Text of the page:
Home' Trinidad and Tobago Guardian : April 27th 2015 Contents A41
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Directed by Daniel Espinosa, Child
44 stars Tom Hardy, Noomi Rapace,
Gary Oldman, Joel Kinnaman, Jason
Clarke, Paddy Considine and Vincent
Cassel and opens locally this week.
Based on Tom Rob Smith s 2008
novel; Child 44 proves how difficult it
can be to effectively adapt such meaty
material. Charting the life of Ukranian
orphan Leo (Hardy) as he climbs the
ranks within Soviet Russia, the story
then briskly moves to him investigating
a series of child murders.
The film s main idea that "there is
no murder in paradise" is a compelling
one and sets up the twists and turns
of the story. However, the narrative is
badly handled and the film plods along
at a snail s pace. There is some redemp-
tion in its final act but not enough to
make up for the convoluted story that
Whilst Child 44 s trailers have billed
it as a hunt for a serial killer it is much
more than that---and in a way that is
to the detriment of the film. In 137
minutes, we re given a wealth of story
line and ideas but none feel as fully
formed as they should---characters are
introduced but never developed and
there are plot lines thrown in that don t
amount to anything.
The representation of the day-to-
day living in Soviet Russia is compelling
to watch, as is Leo s investigation into
the murders. However, the two stories
continually interrupt the tension within
the film; making the reveal of the killer
seemingly an afterthought.
Solid performances by the cast help
the film. Hardy dons a thick Russian
accent to play Leo. Whilst his accent
is distracting and at times laughable,
his body language in certain scenes
reveals more than you could imagine.
After two young girls are orphaned,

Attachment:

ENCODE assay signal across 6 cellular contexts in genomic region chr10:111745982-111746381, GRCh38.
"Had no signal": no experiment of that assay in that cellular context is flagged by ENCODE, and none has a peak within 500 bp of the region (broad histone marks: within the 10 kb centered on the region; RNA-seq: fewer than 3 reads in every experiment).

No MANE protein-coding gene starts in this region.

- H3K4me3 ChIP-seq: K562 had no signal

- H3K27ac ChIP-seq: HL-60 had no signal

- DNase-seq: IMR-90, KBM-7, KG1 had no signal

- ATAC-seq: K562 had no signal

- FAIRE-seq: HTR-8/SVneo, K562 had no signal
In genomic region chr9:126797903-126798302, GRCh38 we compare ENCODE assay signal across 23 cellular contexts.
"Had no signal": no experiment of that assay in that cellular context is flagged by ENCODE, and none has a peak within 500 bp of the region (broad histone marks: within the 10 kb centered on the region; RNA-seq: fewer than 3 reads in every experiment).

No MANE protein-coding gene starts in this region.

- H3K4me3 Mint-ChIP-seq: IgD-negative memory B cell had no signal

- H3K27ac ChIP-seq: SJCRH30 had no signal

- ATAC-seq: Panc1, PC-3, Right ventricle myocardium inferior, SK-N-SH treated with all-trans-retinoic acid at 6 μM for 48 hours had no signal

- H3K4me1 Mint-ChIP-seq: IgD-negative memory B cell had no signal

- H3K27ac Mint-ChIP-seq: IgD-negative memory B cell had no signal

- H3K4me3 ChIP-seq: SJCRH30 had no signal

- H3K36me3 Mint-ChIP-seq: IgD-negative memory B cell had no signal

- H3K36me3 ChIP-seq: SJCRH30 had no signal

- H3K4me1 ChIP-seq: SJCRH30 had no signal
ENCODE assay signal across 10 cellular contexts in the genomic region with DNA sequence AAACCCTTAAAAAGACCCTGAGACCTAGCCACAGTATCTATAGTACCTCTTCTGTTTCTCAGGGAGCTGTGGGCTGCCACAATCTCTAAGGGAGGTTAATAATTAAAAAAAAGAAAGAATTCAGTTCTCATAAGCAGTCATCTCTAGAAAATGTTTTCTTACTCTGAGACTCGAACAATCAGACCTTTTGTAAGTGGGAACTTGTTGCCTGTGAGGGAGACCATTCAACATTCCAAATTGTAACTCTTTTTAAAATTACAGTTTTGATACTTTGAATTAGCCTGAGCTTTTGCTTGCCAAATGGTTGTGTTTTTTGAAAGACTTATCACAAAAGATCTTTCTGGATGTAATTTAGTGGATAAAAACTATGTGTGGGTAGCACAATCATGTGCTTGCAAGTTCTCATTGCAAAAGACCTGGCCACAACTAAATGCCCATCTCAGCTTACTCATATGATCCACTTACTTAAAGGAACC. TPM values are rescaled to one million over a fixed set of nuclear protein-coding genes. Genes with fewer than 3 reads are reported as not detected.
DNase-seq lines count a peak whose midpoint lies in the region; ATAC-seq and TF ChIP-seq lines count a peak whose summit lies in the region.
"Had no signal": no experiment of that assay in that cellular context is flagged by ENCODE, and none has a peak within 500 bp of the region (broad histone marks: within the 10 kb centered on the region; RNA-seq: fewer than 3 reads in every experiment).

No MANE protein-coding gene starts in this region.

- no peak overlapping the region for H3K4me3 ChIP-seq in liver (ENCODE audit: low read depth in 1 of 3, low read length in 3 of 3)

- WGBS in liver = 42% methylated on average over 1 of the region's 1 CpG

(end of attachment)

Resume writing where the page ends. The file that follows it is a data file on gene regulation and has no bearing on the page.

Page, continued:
Leo sits down and seemingly lets the
emotion wash over him.
It s an effective piece of acting by
Hardy and reinforces how important
his physical presence can be. Noomi
Rapace delivers a solid performance as
Leo s downtrodden wife, combining
fear and strength in equal measures.
However, her character is underwritten
and her motivations continually change
as the film progresses.
The standout performance through-
out the film is Joel Kinnaman s slimy
agent Vassili. Cowardly and manipu-
lative, he steals each scene he s in and
makes what could have been a one
dimensional character into someone
much more intriguing and unnerving.
Paddy Considine, Jason Clarke, Gary
Oldman and Vincent Cassel all provide
good support, but ultimately they re considerable
talents are wasted.
Considine in particular is riveting to watch and
I left the cinema wishing that he d had more screen
time. Gary Oldman seems to once again being doing
his trick of speaking quietly and then shouting.
It feels as if he s been brought on board purely for
his name as his character is hugely under developed
and amounts to nothing more than a cameo.
Daniel Espinosa is growing as a director, but with
Child 44 he s fallen into the trap of trying to do too
much. Storylines are introduced but not followed
up and the constant shift makes it difficult to find
the film even remotely tense.
The recreation of Soviet Russia is handled well
and visually the film delivers in each scene. Cuts
between the sound of a squealing train and children s
screaming is effective. It s just a shame that as a
whole the film falls completely flat.
Child 44 is a difficult novel to tackle and whilst
there are elements of brilliance in Richard Price s
screenplay, the pacing is sloppy and ultimately unin-
teresting. (Helen Murdoch)
Child 44 begins
Gary Oldman, left, and Tom Hardy in Child 44.
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